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Exiled whistleblower Edward Snowden accepted the Ridenhour Prize for truth-telling Wednesday, given in celebration of his disclosure of the National Security Agency’s massive phone and Internet surveillance programs.

“A year ago there was no way I could have imagined being honored in this room,” Snowden told an audience at the National Press Club in Washington, D.C., via a choppy video feed from Russia. “I realized the most likely outcome [of giving classified documents to the press] was that I would spend the rest of my life in prison.”

“We haven’t won the day … but we will get there,” he said.

Please place your left eye to the curly retina scanner below before entering this area. OR ELSE!

From "Before It's News":

The event’s host, Danielle Brian, executive director of the nonprofit Project on Government Oversight, told the luncheon crowd that “there was no meaningful or safe channel Snowden could have used, certainly not with the same impact.
Overall, she said, “he is a positive influence.”

Author James Bamford, who has specialized on the NSA for decades, said, “I’m not one of those who’s uncomfortable” honoring Snowden. He said that NSA, which used to jokingly stand for “no such agency,” now stands for “not secret anymore.” Bamford said the surveillance program “became a runaway train that Snowden tried to put a brake on.”

After the story broke, Bamford said, it was clear to him that there was danger in the NSA’s tracking of Internet use –“that’s basically getting into people’s thoughts.” Bamford said he was “shocked” to see an email from NSA chief Keith Alexander praising the surveillance program for its ability to see what websites, including porn, that people were visiting, and “not terrorists, but radicals inside the United States. That hearkens back to the days of J. Edgar Hoover” in the 1960s.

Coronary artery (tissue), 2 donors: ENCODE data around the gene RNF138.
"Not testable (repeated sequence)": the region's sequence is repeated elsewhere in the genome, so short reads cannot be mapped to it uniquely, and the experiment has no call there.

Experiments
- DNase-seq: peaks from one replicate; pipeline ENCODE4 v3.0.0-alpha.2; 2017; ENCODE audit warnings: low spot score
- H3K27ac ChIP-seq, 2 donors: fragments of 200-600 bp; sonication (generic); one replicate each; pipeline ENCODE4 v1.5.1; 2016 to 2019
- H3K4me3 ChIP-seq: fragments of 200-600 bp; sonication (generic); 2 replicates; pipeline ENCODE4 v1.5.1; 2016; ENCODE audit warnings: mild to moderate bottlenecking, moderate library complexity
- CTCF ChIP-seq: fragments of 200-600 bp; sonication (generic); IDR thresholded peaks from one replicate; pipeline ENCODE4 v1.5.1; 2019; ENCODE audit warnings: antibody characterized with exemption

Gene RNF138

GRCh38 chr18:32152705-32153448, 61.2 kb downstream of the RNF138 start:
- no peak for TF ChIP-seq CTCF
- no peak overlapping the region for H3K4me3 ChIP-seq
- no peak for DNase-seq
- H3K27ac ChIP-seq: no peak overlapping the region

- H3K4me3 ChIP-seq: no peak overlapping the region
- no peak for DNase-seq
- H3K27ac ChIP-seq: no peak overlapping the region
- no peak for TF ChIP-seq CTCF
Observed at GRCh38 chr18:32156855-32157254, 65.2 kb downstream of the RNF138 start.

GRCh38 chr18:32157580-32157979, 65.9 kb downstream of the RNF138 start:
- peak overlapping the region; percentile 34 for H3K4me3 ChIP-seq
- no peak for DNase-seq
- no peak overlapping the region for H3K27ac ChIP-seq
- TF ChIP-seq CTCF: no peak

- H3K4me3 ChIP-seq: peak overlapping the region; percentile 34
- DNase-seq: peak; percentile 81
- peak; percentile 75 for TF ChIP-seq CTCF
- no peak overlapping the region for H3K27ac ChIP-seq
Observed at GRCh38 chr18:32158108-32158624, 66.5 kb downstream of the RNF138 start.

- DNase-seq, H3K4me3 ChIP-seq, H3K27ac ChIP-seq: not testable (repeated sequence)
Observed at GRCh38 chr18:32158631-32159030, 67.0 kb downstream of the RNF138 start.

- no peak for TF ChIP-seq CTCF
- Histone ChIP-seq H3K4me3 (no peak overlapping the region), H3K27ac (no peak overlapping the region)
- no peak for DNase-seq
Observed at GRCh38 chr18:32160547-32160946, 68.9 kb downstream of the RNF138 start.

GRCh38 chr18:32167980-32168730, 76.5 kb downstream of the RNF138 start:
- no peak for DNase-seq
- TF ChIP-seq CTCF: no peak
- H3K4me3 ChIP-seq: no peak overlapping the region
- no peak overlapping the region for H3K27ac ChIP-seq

From The Government Accountability Project (G.A.P.):
At the annual Ridenhour Prizes being held later this afternoon, NSA whistleblower/GAP client Edward Snowden and journalist Laura Poitras will be officially recognized as recipients of the 2014 Ridenhour Prize for Truth-Telling. The award is widely considered the highest honor a whistleblower can receive, and is presented to citizens or journalists for "bringing a specific issue of social importance to the public's attention." Snowden was honored for "exposing the scope of the NSA's warrantless surveillance state," while Poitras won for her "reporting and vital role in the NSA disclosures." 

Can we finally dispense with the "Snowden isn't a whistle blower" nonsense now?
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